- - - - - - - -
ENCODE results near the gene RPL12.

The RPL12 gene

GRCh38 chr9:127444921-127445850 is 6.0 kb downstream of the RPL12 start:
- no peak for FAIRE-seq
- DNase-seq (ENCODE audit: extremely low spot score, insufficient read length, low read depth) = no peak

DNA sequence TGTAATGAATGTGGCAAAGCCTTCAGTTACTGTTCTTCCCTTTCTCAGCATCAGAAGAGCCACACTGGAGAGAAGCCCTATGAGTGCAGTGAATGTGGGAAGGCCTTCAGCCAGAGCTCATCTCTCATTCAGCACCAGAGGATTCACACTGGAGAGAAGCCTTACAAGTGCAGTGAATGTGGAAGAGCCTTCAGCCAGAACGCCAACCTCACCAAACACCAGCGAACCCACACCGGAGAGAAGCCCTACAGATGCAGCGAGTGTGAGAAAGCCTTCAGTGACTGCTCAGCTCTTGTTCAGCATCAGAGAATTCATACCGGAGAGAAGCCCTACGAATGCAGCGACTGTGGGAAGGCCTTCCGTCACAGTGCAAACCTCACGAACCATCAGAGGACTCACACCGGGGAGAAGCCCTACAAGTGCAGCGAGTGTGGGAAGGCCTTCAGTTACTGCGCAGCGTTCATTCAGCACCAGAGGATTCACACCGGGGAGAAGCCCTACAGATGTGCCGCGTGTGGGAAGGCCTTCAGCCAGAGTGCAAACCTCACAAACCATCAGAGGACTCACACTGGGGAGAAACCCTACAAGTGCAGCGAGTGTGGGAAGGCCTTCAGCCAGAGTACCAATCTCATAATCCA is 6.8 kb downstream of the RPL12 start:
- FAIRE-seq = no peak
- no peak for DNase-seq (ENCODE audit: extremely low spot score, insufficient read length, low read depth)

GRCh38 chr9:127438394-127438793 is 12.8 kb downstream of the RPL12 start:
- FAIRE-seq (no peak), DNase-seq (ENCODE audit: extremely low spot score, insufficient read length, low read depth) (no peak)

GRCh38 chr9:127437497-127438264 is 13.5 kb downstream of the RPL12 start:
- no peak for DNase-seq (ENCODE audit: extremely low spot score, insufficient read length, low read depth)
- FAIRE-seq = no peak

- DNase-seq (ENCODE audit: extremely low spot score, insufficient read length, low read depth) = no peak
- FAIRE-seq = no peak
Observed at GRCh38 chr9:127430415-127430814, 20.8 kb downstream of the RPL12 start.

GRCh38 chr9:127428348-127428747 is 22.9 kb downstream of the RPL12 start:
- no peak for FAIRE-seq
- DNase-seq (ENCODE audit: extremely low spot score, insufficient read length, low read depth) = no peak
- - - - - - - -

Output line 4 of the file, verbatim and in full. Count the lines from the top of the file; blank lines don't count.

- no peak for FAIRE-seq